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Wednesday, April 20, 2005

Bruce Bartlett Whispers the "R" Word

by Calculated Risk on 4/20/2005 01:22:00 AM

Bartlett believes that talk of a recession is "premature", but he expresses his general concerns that "the financial sector of the economy is under growing strain that could burst and spill over into the real economy suddenly and without warning."

He concludes:

... there are the dreaded “twin deficits” looming over financial markets. Huge budget and current account deficits mean that vast amounts of capital flows are necessary to keep them funded. So far, this has gone well, but that is largely because the Chinese have been so accommodating about financing them—effectively financing their own exports by buying large quantities of U.S. Treasury securities with their export earnings.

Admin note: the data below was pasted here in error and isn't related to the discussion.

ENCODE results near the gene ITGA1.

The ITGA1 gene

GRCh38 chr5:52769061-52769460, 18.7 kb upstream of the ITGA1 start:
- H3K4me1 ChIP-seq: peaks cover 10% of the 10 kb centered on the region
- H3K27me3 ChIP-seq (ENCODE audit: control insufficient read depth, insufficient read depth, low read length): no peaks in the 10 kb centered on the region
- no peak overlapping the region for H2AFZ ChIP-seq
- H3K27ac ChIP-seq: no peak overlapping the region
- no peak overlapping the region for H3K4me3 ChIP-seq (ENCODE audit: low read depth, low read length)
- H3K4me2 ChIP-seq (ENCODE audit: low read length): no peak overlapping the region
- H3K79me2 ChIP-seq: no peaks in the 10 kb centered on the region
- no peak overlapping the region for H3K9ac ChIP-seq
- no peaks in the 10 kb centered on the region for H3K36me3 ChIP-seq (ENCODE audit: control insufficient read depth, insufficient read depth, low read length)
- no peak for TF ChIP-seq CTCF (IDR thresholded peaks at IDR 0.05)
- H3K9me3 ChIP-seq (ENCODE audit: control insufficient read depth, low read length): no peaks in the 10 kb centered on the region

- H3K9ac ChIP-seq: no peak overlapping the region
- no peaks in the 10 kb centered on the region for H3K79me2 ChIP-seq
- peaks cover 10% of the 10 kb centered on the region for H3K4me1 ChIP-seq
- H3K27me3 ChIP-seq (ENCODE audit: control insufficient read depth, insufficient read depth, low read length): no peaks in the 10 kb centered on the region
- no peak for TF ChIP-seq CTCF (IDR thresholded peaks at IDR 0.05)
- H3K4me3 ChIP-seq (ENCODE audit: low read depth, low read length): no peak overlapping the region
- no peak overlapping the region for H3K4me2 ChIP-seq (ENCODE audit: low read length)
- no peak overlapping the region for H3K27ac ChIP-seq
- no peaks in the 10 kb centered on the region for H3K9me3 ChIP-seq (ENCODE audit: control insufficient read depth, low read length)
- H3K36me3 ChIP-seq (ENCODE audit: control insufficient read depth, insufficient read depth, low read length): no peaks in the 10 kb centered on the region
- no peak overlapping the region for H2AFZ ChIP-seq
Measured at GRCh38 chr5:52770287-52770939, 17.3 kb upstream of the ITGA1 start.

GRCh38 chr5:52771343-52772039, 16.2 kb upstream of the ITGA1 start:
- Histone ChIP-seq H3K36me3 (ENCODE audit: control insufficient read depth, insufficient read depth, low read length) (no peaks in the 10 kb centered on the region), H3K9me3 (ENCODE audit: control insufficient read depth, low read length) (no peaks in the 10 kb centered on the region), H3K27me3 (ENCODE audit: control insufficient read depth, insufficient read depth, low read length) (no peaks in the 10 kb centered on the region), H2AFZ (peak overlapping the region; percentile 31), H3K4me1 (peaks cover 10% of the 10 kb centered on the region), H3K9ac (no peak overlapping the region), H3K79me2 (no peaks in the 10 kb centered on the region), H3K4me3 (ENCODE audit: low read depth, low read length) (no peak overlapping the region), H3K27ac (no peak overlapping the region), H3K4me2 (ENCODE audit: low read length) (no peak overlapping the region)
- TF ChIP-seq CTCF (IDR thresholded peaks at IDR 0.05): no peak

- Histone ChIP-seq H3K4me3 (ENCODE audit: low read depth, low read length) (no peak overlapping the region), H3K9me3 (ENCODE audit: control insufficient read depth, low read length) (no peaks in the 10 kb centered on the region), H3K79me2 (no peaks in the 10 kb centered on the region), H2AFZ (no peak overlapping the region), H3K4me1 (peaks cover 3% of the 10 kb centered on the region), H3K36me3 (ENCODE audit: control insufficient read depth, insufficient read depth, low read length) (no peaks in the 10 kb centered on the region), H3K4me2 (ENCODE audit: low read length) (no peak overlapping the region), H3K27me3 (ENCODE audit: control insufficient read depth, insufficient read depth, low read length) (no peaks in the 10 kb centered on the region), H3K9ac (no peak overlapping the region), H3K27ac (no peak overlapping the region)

But now the U.S. is strongly pressuring China to stop doing this in order to allow its currency to rise against the dollar. It is hoped that this will reduce China’s production advantage in dollar terms and bring down the bilateral trade deficit. However, the cost to the U.S. economy if this happens could be greater than the potential gain. At least in the short run, any scale-back in China’s buying of Treasury securities might cause interest rates to spike very quickly. This could prick the housing bubble and bring down home prices, eroding personal wealth and putting a squeeze on those with floating rate mortgages.

Hopefully, this can all be managed smoothly and without either a recession or a market break. But it will take great skill and a lot of luck to avoid both.
My question: Great skill? By whom? Is there anyone in the Administration even thinking about these issues?

UPDATE: pgl and William Polley add some comments. Make sure to read the comments in response to pgl's post.